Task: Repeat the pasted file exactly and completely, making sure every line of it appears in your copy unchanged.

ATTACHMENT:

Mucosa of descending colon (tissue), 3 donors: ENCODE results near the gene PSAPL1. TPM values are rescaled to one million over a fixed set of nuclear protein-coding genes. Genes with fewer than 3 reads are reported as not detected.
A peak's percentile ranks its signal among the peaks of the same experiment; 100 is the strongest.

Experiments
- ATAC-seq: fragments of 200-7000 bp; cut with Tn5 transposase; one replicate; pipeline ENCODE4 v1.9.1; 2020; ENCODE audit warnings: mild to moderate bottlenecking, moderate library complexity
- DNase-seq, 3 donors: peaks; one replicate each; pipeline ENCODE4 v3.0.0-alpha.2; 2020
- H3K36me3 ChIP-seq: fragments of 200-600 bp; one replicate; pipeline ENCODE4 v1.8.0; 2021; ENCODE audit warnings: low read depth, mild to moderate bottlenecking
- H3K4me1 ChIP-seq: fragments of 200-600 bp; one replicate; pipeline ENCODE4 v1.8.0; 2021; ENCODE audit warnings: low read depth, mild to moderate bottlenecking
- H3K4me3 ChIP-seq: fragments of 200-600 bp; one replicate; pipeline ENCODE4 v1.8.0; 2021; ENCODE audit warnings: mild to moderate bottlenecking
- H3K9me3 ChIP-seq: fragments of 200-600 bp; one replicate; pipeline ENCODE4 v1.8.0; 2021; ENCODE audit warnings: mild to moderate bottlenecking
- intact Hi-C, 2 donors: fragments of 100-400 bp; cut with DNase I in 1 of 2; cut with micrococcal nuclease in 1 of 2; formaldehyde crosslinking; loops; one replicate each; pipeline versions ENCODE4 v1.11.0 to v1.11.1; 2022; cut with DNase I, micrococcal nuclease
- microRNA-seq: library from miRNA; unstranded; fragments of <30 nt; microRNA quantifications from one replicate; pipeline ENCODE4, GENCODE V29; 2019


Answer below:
Mucosa of descending colon (tissue), 3 donors: ENCODE results near the gene PSAPL1. TPM values are rescaled to one million over a fixed set of nuclear protein-coding genes. Genes with fewer than 3 reads are reported as not detected.
A peak's percentile ranks its signal among the peaks of the same experiment; 100 is the strongest.

Experiments
- ATAC-seq: fragments of 200-7000 bp; cut with Tn5 transposase; one replicate; pipeline ENCODE4 v1.9.1; 2020; ENCODE audit warnings: mild to moderate bottlenecking, moderate library complexity
- DNase-seq, 3 donors: peaks; one replicate each; pipeline ENCODE4 v3.0.0-alpha.2; 2020
- H3K36me3 ChIP-seq: fragments of 200-600 bp; one replicate; pipeline ENCODE4 v1.8.0; 2021; ENCODE audit warnings: low read depth, mild to moderate bottlenecking
- H3K4me1 ChIP-seq: fragments of 200-600 bp; one replicate; pipeline ENCODE4 v1.8.0; 2021; ENCODE audit warnings: low read depth, mild to moderate bottlenecking
- H3K4me3 ChIP-seq: fragments of 200-600 bp; one replicate; pipeline ENCODE4 v1.8.0; 2021; ENCODE audit warnings: mild to moderate bottlenecking
- H3K9me3 ChIP-seq: fragments of 200-600 bp; one replicate; pipeline ENCODE4 v1.8.0; 2021; ENCODE audit warnings: mild to moderate bottlenecking
- intact Hi-C, 2 donors: fragments of 100-400 bp; cut with DNase I in 1 of 2; cut with micrococcal nuclease in 1 of 2; formaldehyde crosslinking; loops; one replicate each; pipeline versions ENCODE4 v1.11.0 to v1.11.1; 2022; cut with DNase I, micrococcal nuclease
- microRNA-seq: library from miRNA; unstranded; fragments of <30 nt; microRNA quantifications from one replicate; pipeline ENCODE4, GENCODE V29; 2019